- Developing the capital and debt markets to play a more active role in absorbing funds; and
- Designing different and efficient instruments, including investment funds in general and project funds in particular.
- Reducing investment costs, lowering the interest rate will bring prosperity to production, raise companies’ profit and help materialize their development plans; this will increase companies’ worth, adding to their share prices and boosting the stock market eventually;
- With costs declining, largely if intensified with setting import tariffs that support local production, prices will start to come down and demand will grow; products will then, be able to compete with imported goods;
- Lowering the interest rate and therefore, the lending rate will blow a fresh breath to half-closed manufacturing companies, helping the country kick recession; and
- Lowering such rates will boost production, enhancing growth and the country’s GDP; it will gradually empower the country’s local currency that can lower/control inflation in the long run, in addition to guaranteeing the employment.
Lowering the interest rate and subsequently, the lending rate might also come at an expense for the banking system:
- With the decline in deposits and banks’ resources, which might first happen due to capital flight from banks, banks’ economic activities will fall, resulting in lower profit. Experts, however, assume that as long as the real interest rate is positive, banks will not face a heavy migration of funds.
- Lowering the lending rate is expected to result in demand growth for facilities due to their rather cheaper price; this might end in budgeting banks’ resources which might, itself, raise the probability of rentier activities, decreasing quantity and quality of loans. It is worth mentioning that currently, banks are not capable of granting loads of loans; this requires boosting banks’ financial resources, which might be done first by raising their capital adequacy and then, by the government settling its debt to the banking system. Noteworthy to say, banks’ postponed demands originate, to a large extent, from high interest rates on facilities in the first place.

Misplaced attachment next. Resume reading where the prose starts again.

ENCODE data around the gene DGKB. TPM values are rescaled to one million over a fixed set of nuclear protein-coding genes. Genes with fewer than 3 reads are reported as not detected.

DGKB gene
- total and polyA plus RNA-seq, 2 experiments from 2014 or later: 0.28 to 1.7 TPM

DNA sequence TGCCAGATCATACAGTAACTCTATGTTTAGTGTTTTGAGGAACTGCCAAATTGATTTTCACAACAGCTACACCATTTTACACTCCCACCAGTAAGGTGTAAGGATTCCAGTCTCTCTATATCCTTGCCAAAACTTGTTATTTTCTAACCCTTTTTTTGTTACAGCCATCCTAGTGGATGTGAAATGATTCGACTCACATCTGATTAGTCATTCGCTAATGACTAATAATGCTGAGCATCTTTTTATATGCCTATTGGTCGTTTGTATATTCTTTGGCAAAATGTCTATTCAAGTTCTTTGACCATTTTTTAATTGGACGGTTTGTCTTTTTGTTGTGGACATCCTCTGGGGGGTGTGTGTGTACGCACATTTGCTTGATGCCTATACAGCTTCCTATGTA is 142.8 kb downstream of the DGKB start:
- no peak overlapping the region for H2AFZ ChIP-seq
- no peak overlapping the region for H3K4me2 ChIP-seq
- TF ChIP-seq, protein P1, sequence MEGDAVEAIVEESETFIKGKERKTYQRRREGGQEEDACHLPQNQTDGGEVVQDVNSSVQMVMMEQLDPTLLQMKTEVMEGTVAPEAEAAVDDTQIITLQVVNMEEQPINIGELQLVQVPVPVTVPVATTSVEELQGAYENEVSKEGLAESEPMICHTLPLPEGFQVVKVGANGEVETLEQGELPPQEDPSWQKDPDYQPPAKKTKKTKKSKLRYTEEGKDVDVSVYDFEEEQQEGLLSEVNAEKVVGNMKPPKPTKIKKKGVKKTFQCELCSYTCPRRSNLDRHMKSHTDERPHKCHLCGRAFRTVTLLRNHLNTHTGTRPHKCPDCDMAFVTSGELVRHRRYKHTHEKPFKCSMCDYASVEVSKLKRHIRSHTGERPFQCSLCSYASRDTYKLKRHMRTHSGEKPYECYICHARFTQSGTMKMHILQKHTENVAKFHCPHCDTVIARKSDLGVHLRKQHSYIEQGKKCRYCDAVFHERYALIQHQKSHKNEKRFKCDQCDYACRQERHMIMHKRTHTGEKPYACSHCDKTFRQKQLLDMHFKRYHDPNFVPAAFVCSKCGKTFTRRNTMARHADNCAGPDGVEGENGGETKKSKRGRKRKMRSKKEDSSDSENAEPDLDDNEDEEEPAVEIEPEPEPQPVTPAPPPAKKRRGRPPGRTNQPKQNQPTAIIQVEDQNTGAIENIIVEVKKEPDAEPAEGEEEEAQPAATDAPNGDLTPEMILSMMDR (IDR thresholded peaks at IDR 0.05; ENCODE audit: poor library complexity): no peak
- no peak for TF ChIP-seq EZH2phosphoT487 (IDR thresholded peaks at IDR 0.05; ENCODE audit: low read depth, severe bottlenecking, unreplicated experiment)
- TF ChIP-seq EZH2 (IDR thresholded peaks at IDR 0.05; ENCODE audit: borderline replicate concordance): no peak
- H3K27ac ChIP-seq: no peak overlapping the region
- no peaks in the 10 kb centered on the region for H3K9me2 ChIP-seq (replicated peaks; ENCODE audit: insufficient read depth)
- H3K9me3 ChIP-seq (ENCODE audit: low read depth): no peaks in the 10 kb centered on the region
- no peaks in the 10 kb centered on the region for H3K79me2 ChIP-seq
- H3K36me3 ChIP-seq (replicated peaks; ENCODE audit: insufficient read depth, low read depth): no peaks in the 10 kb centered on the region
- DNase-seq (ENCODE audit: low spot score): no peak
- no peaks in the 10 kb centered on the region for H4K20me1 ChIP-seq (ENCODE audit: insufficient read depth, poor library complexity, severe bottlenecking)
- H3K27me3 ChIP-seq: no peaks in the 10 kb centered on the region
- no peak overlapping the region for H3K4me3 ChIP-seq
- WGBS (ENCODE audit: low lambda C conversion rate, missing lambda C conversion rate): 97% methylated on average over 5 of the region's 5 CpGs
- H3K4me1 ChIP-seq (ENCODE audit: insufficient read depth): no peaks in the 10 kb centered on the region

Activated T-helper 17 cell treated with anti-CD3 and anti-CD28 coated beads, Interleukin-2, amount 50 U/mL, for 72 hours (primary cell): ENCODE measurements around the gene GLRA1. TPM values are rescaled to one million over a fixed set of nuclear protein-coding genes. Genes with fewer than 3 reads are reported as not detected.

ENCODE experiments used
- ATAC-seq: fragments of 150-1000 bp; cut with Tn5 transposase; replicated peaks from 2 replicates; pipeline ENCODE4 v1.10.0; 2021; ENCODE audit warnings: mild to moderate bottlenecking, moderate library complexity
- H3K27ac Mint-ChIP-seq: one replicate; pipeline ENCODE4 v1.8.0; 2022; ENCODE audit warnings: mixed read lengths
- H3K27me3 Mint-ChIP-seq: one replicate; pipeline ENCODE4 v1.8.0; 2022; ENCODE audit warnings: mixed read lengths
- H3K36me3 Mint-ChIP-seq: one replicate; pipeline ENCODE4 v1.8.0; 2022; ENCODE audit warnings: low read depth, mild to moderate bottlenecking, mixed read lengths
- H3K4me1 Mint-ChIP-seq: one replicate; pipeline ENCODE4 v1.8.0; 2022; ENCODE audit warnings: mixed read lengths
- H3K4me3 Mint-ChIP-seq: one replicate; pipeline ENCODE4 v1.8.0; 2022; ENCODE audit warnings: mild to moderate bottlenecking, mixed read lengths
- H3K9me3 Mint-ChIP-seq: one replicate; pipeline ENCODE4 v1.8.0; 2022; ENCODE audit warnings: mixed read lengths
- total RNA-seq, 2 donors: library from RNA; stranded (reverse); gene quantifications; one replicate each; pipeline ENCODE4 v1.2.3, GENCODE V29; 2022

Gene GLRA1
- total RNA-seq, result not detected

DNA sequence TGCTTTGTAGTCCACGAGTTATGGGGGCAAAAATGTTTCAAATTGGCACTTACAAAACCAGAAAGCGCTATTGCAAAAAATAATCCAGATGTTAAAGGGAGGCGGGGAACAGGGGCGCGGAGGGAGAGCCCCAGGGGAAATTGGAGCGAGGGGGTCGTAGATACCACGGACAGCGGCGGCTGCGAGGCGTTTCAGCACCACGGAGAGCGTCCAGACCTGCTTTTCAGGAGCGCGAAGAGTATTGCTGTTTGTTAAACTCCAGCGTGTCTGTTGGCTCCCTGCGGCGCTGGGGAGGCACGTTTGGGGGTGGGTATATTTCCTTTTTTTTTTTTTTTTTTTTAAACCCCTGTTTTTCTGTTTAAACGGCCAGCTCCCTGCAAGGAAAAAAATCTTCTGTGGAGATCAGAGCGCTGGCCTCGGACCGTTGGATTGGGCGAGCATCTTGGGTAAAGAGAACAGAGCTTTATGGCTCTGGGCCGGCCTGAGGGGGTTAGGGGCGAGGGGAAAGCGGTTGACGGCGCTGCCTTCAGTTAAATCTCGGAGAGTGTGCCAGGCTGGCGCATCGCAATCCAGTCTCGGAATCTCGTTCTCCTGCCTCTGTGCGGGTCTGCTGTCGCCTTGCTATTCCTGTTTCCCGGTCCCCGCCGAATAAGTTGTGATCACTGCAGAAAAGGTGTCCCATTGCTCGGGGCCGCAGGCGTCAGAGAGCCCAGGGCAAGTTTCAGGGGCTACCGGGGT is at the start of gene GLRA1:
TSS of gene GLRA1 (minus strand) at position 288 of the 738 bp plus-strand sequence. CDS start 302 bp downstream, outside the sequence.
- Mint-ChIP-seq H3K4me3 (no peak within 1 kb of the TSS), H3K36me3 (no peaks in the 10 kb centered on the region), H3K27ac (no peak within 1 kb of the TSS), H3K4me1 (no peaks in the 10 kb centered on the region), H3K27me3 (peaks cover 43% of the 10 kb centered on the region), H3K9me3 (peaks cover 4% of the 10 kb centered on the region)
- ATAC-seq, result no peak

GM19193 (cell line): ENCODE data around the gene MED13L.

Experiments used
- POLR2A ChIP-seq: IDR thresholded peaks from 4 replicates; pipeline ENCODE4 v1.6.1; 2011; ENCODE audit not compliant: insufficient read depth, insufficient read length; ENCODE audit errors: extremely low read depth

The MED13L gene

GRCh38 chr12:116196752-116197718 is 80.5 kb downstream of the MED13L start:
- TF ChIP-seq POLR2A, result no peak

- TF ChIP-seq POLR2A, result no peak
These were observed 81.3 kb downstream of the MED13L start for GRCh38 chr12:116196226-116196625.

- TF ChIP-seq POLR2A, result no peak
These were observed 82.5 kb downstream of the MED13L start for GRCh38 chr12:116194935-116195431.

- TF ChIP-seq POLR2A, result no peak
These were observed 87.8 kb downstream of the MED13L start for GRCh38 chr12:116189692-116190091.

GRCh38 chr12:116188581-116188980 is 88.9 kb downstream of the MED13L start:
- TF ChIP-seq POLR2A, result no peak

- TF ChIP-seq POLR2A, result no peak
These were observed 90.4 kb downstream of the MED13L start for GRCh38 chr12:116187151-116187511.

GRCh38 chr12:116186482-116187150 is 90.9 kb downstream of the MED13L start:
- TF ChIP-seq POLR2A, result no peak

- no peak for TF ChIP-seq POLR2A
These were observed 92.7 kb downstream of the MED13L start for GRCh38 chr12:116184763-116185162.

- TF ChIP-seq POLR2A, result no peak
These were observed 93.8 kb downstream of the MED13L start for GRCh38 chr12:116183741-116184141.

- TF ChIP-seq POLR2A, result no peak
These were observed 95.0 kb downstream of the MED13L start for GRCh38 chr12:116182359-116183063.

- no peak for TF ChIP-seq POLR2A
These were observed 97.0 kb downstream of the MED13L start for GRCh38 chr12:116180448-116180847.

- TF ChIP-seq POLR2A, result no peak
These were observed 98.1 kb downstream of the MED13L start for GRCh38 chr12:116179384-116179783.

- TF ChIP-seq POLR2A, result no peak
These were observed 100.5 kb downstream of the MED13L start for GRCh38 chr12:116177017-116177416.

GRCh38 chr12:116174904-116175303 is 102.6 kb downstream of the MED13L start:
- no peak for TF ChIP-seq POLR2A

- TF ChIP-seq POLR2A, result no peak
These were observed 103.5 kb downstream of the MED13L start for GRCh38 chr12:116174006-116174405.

- If freed but not directed towards production, the flood of capital might cause speculations in parallel markets like forex, gold and housing, increasing inflation; in this case, this plan will not only fail to pull Iran’s economy out of recession, but also will ruin the government great accomplishment of curbing the inflation rate.
Being all said, it appears that the policy to lower the interest rate has upsides, including decreasing banks’ liquidity risk and lowering companies’ expenses; it has been implemented in a way that is anticipated to impose no heavy shock on the economy and other markets. Keeping deposits interest rate balanced, in line with the inflation, will encourage depositing, adding to the volume of facilities available at banks, which itself will make possible granting cheaper loans and bring about economic prosperity to the country.